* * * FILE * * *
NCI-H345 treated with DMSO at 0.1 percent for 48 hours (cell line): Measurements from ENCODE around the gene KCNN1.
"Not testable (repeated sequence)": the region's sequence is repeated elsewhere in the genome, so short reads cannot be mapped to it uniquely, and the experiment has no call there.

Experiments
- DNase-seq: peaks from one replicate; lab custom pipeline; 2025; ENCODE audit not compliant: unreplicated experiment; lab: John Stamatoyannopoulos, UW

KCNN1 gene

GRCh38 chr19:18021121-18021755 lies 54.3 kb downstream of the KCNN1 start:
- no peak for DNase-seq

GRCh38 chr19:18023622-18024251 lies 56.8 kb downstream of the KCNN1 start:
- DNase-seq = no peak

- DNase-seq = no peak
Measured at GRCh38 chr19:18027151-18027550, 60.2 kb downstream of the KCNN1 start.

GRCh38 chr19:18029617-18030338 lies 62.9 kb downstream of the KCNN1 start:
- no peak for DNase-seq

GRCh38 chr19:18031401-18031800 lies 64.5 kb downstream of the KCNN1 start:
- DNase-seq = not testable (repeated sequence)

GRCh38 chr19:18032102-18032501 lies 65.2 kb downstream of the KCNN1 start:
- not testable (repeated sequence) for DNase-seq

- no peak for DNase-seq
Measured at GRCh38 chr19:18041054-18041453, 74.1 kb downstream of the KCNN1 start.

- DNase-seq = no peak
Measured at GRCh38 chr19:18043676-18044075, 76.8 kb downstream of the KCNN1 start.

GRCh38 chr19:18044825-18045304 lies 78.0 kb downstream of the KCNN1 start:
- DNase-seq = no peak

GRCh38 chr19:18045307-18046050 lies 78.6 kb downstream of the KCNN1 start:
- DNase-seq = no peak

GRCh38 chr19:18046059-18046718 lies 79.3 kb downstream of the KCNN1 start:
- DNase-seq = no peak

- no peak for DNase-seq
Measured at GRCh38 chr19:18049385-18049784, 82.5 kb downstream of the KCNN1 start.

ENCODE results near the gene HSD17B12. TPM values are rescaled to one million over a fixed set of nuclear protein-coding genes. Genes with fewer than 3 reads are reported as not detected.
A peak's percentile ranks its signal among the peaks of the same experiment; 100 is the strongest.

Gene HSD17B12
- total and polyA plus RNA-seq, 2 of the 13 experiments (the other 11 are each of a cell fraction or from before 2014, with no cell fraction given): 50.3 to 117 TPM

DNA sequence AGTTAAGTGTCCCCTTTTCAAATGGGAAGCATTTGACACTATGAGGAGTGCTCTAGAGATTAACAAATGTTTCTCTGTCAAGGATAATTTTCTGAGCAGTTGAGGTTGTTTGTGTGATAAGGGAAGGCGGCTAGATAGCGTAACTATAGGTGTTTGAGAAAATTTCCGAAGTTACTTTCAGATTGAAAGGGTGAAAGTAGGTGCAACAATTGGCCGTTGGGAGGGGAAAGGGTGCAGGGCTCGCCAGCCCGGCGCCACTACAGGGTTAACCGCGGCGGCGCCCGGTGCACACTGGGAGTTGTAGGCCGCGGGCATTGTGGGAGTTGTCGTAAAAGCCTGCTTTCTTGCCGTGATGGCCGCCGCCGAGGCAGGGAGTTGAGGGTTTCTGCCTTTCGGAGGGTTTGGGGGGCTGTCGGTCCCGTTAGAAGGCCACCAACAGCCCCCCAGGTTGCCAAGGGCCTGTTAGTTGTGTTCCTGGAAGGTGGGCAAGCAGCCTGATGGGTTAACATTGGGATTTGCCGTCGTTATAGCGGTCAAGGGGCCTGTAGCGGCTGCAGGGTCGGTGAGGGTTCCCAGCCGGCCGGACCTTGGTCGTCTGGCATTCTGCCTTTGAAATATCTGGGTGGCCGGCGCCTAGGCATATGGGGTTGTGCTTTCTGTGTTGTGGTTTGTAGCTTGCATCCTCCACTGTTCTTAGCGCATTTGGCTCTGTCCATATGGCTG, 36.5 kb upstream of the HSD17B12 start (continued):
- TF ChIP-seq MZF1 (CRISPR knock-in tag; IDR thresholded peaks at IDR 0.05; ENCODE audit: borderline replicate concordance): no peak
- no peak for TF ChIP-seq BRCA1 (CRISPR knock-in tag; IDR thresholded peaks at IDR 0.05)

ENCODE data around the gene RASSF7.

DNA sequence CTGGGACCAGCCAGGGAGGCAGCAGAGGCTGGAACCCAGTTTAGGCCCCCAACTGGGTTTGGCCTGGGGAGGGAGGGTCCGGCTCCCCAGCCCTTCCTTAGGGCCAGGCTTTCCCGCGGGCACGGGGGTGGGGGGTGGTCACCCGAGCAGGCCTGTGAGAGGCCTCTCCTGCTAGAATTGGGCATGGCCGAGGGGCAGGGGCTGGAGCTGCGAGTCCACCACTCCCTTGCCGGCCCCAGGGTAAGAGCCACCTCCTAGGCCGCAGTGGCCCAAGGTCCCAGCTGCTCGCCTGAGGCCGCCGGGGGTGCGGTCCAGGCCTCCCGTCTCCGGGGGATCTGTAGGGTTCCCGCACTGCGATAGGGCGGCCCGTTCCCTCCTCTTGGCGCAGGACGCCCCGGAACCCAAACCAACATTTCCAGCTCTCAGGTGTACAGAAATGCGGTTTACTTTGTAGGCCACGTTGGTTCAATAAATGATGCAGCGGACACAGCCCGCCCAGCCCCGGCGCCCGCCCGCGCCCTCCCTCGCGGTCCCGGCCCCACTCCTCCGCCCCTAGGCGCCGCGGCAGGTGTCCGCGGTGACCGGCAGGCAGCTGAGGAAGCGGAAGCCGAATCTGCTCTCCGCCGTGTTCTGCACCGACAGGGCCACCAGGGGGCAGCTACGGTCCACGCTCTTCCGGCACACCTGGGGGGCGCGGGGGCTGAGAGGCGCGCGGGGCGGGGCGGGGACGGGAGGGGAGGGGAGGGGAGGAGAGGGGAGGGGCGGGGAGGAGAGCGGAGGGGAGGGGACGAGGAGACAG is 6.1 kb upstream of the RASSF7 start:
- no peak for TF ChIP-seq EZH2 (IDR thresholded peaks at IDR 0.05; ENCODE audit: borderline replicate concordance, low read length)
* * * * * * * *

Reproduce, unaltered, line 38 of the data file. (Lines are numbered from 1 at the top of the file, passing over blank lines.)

DNA sequence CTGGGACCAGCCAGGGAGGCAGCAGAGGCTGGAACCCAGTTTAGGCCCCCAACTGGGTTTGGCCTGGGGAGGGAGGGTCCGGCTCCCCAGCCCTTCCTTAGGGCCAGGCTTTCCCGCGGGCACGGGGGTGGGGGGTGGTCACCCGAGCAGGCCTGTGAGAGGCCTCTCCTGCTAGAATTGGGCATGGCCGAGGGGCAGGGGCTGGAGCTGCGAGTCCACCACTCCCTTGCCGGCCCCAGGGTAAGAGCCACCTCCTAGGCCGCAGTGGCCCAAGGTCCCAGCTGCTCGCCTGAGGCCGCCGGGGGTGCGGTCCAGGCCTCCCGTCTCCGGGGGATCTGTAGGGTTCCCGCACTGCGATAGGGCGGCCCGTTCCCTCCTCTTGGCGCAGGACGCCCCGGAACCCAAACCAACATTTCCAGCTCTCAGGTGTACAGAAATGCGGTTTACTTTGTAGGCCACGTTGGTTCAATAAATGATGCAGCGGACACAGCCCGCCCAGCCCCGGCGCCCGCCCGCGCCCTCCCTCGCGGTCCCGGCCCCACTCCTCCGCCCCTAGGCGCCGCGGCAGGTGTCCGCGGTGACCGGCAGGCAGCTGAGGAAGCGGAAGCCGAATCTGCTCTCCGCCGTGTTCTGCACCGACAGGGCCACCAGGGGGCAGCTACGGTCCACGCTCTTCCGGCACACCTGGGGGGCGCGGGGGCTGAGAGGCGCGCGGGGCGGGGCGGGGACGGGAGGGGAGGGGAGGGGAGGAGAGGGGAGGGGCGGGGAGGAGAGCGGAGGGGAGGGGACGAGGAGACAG is 6.1 kb upstream of the RASSF7 start: